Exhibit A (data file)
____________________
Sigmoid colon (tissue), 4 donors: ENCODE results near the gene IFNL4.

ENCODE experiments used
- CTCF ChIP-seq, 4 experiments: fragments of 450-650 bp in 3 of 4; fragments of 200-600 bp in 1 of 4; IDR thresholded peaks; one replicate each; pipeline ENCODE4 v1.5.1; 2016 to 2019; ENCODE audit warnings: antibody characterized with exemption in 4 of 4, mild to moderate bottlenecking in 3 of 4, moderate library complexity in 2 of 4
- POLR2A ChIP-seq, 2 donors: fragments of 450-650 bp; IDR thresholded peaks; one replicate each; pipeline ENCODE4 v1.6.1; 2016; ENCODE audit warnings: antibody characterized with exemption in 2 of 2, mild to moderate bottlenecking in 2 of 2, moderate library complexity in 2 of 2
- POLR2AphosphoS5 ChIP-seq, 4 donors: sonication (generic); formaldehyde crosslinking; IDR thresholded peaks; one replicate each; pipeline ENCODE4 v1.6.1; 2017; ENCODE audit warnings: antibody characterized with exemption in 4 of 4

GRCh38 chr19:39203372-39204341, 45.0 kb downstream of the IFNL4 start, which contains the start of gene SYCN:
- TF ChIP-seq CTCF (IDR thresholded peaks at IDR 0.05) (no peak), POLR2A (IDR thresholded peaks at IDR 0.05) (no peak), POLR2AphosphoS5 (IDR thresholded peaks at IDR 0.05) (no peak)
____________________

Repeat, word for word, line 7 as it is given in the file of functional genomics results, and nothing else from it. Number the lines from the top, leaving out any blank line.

- TF ChIP-seq CTCF (IDR thresholded peaks at IDR 0.05) (no peak), POLR2A (IDR thresholded peaks at IDR 0.05) (no peak), POLR2AphosphoS5 (IDR thresholded peaks at IDR 0.05) (no peak)